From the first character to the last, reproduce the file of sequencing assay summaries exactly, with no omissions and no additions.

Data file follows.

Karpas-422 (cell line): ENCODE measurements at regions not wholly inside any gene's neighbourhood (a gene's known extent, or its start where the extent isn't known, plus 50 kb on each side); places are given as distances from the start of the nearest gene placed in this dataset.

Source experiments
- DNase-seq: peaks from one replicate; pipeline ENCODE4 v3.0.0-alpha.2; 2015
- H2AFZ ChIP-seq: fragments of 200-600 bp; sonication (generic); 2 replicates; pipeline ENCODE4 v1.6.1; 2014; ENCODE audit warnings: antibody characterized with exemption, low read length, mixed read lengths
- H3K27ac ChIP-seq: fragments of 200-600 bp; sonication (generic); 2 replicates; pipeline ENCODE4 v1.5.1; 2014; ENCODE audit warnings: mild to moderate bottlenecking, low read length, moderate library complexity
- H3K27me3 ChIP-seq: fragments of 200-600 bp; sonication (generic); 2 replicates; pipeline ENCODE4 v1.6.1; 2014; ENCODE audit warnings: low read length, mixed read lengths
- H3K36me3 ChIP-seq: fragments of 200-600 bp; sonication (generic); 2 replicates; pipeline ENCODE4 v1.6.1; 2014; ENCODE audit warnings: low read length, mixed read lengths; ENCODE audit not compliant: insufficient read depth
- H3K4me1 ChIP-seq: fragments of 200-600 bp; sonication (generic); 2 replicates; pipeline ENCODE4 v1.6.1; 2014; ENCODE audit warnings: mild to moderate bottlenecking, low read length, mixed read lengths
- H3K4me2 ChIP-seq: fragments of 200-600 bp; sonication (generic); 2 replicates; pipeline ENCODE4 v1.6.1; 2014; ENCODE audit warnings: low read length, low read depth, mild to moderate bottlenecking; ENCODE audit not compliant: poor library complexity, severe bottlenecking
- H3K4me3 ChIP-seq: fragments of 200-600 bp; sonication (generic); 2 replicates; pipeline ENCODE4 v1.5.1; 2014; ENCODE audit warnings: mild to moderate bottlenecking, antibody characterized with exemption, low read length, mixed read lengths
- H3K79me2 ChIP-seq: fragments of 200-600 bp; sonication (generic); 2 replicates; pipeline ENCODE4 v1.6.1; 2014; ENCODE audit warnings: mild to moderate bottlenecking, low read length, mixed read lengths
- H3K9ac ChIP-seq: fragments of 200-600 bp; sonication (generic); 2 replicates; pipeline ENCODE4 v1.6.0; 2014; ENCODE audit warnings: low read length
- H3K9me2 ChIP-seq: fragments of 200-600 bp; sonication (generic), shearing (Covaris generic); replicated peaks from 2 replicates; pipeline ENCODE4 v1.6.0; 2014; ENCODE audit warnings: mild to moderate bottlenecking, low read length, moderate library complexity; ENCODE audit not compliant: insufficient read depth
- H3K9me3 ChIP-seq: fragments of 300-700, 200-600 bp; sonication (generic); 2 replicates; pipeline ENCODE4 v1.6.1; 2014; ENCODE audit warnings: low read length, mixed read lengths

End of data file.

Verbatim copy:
Karpas-422 (cell line): ENCODE measurements at regions not wholly inside any gene's neighbourhood (a gene's known extent, or its start where the extent isn't known, plus 50 kb on each side); places are given as distances from the start of the nearest gene placed in this dataset.

Source experiments
- DNase-seq: peaks from one replicate; pipeline ENCODE4 v3.0.0-alpha.2; 2015
- H2AFZ ChIP-seq: fragments of 200-600 bp; sonication (generic); 2 replicates; pipeline ENCODE4 v1.6.1; 2014; ENCODE audit warnings: antibody characterized with exemption, low read length, mixed read lengths
- H3K27ac ChIP-seq: fragments of 200-600 bp; sonication (generic); 2 replicates; pipeline ENCODE4 v1.5.1; 2014; ENCODE audit warnings: mild to moderate bottlenecking, low read length, moderate library complexity
- H3K27me3 ChIP-seq: fragments of 200-600 bp; sonication (generic); 2 replicates; pipeline ENCODE4 v1.6.1; 2014; ENCODE audit warnings: low read length, mixed read lengths
- H3K36me3 ChIP-seq: fragments of 200-600 bp; sonication (generic); 2 replicates; pipeline ENCODE4 v1.6.1; 2014; ENCODE audit warnings: low read length, mixed read lengths; ENCODE audit not compliant: insufficient read depth
- H3K4me1 ChIP-seq: fragments of 200-600 bp; sonication (generic); 2 replicates; pipeline ENCODE4 v1.6.1; 2014; ENCODE audit warnings: mild to moderate bottlenecking, low read length, mixed read lengths
- H3K4me2 ChIP-seq: fragments of 200-600 bp; sonication (generic); 2 replicates; pipeline ENCODE4 v1.6.1; 2014; ENCODE audit warnings: low read length, low read depth, mild to moderate bottlenecking; ENCODE audit not compliant: poor library complexity, severe bottlenecking
- H3K4me3 ChIP-seq: fragments of 200-600 bp; sonication (generic); 2 replicates; pipeline ENCODE4 v1.5.1; 2014; ENCODE audit warnings: mild to moderate bottlenecking, antibody characterized with exemption, low read length, mixed read lengths
- H3K79me2 ChIP-seq: fragments of 200-600 bp; sonication (generic); 2 replicates; pipeline ENCODE4 v1.6.1; 2014; ENCODE audit warnings: mild to moderate bottlenecking, low read length, mixed read lengths
- H3K9ac ChIP-seq: fragments of 200-600 bp; sonication (generic); 2 replicates; pipeline ENCODE4 v1.6.0; 2014; ENCODE audit warnings: low read length
- H3K9me2 ChIP-seq: fragments of 200-600 bp; sonication (generic), shearing (Covaris generic); replicated peaks from 2 replicates; pipeline ENCODE4 v1.6.0; 2014; ENCODE audit warnings: mild to moderate bottlenecking, low read length, moderate library complexity; ENCODE audit not compliant: insufficient read depth
- H3K9me3 ChIP-seq: fragments of 300-700, 200-600 bp; sonication (generic); 2 replicates; pipeline ENCODE4 v1.6.1; 2014; ENCODE audit warnings: low read length, mixed read lengths